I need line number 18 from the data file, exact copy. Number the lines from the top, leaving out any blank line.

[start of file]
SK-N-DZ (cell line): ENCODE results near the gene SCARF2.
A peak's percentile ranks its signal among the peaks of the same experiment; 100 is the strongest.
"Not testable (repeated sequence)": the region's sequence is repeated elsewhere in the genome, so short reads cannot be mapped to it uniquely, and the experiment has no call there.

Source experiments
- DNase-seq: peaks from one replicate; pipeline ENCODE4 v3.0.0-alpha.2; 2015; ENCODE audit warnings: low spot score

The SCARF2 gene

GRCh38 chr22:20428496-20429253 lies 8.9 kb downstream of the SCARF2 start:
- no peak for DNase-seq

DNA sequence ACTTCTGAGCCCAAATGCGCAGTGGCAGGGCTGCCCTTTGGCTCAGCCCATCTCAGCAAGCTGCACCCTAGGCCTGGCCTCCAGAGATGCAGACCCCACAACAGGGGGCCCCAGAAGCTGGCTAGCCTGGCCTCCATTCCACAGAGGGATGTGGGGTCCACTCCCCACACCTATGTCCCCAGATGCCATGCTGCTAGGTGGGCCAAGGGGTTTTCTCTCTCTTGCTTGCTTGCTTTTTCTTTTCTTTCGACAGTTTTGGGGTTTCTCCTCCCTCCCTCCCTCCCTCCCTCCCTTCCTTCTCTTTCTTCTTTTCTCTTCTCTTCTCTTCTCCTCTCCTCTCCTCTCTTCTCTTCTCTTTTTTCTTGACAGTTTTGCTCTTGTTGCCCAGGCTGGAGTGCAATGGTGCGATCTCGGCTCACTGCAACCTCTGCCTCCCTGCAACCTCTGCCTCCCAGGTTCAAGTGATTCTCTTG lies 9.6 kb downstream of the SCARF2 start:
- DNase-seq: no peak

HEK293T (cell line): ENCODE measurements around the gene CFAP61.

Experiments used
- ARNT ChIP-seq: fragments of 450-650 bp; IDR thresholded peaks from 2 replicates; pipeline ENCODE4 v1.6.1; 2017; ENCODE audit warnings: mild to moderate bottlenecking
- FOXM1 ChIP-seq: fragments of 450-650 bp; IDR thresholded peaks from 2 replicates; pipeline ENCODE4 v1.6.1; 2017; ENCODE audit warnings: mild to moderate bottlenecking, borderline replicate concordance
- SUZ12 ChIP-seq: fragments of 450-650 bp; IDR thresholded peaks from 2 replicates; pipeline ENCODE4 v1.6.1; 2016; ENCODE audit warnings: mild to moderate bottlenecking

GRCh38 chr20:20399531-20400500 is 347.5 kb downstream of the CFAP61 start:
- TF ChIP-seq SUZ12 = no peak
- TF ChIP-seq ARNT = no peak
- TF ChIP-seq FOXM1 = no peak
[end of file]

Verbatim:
- TF ChIP-seq ARNT = no peak